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Five-Alarm Assistance For Local Firefighters

At a time when talk of Long Island school and water district consolidation has stirred up plenty of pushback, 14 Nassau County fire departments joined forces to apply for federal grants. The result? Great Neck, East Williston, Vigilant, Albertson, Manhasset-Lakeville, New Hyde Park, Lynbrook, Lakeville, South Hempstead, Port Washington, Plandome, Floral Park Center, and Bellerose Terrace fire departments will share almost $700, 000 in federal monies.  

Spearheaded by Williston Park based Grant-Guys, New York State’s largest fire grant company, the resulting funding monetary influx comes via AFGP (Assistance to Firefighters Grant Program), a federal program to update firefighter safety and response throughout the nation. The money will allow these departments to share the burden of expensive and highly specialized costs such as personnel, marketing and advertising. And given how each of these fire districts wound up each receiving a piece of the SAFER (Staffing for Adequate Fire and Emergency Response) award, consolidation may not be such a bad way to go.

“Marketing very often affects entire regions, making cooperation among small localized populations the most efficient means of communication,” according to Tom Devaney, director of operations at Grant-Guys.

Some of the money from this award will allow for the placement of television, radio, print and Internet advertising in addition to other initiatives like web-based programs. And while paid firefighters in municipalities like New York City wind up with a lengthy waiting list of applicants wanting to go into this branch of civil service, outreach and recruitment is crucial to the survival of volunteer fire departments throughout Long Island.

“Getting them through the door is a big problem. Once they’re through the door, they realize it’s their neighbor who is someone just like them,” pointed out Kevin Mulrooney, a 27-year firefighter and Grant-Guys VP. “We’re trying to get people to understand that these firefighters in your community are not coming from some other place.”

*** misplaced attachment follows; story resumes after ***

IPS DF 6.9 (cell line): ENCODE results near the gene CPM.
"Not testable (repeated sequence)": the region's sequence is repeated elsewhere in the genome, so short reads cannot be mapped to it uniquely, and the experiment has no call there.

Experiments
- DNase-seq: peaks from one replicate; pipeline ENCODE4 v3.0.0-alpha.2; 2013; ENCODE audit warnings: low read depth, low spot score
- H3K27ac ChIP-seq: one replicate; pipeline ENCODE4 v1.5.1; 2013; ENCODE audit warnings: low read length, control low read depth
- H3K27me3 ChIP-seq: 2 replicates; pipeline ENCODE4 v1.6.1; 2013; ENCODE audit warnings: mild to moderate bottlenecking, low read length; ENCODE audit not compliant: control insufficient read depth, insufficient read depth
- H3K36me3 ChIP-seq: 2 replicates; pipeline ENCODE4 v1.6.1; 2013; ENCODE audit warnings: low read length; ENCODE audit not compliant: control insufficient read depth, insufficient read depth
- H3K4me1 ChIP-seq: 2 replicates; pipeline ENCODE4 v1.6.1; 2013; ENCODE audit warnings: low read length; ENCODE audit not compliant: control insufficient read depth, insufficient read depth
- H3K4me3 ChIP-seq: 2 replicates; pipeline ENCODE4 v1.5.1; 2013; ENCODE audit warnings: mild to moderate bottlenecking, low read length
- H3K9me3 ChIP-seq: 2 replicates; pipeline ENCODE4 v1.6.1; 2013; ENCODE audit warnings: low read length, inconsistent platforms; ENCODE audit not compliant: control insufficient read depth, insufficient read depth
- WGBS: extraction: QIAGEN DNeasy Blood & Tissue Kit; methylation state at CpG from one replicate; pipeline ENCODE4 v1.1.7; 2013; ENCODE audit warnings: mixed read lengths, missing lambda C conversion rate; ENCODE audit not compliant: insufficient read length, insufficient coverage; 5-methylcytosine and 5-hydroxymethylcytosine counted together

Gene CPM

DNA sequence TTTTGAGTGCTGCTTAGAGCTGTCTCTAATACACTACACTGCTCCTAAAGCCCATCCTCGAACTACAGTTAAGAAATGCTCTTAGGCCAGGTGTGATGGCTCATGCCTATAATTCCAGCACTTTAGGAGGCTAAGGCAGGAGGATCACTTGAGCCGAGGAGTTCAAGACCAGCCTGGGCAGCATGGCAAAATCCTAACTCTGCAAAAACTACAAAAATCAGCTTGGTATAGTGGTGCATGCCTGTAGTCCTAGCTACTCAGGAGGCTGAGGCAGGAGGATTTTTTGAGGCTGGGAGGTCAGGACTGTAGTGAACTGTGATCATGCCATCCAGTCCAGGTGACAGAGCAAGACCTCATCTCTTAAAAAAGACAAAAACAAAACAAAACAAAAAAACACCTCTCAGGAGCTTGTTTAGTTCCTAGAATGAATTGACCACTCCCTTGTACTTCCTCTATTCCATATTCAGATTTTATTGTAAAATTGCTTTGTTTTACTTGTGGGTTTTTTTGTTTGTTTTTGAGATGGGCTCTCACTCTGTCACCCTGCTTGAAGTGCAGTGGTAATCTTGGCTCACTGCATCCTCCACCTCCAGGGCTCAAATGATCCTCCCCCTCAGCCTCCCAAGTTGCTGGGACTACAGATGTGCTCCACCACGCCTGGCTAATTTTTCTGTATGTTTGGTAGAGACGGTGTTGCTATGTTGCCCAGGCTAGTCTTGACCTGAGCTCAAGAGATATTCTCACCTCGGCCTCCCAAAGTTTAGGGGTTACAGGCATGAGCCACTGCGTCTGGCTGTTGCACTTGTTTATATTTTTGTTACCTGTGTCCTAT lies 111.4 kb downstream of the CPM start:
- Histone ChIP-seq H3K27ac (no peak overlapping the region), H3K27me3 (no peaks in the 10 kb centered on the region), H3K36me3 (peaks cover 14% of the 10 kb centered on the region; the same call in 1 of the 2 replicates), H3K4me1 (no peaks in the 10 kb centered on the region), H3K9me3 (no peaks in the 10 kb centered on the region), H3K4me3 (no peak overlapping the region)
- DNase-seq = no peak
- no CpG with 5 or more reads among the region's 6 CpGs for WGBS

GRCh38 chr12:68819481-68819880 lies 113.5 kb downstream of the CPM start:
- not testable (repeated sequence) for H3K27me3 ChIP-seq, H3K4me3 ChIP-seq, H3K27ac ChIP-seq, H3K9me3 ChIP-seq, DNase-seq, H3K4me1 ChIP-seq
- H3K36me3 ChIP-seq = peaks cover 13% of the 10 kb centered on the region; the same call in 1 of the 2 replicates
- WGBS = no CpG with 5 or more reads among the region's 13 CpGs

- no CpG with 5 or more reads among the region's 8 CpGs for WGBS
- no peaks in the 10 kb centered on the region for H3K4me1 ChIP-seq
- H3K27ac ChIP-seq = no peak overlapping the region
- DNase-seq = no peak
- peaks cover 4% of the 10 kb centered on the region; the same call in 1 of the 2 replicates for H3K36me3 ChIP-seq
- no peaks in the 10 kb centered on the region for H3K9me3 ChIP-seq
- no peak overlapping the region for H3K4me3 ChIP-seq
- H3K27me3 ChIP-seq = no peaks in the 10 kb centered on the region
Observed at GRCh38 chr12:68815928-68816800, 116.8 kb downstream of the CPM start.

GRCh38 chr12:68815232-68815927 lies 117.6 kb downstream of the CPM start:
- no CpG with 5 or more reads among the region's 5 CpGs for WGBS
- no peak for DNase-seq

“[Plus] anyone can be a fireman,” Devaney pointed out. “We provide training on how to become a fireman. You have doctors, lawyers, police officers, accountants and writers, all in the same firehouse.”

Not unlike the New York City Fire Department, volunteer firefighters receive special training at a fire academy. According to Mulrooney, paramedic training alone annually rings in at a cost of roughly $10,000 per trainee. It is a needed expense not covered by the state. Part of the federal grant covers this expense and in the end, this kind of training is mutually beneficial for volunteers and the department, a boon during these trying economic times.

“We have a grant, actually, that if you come in and join the fire department, we’ll send you through paramedic training, which is the equivalent of a year of medical school. [All you do is] guarantee us time back in the fire service and we pay for your training,” explained Mulrooney. “You can also be a nationally registered paramedic and go anywhere in the country with that [certification].”

“And if you go out there with a paramedic license, you’ve got a job. They’re hiring paramedics left and right,” added Devaney.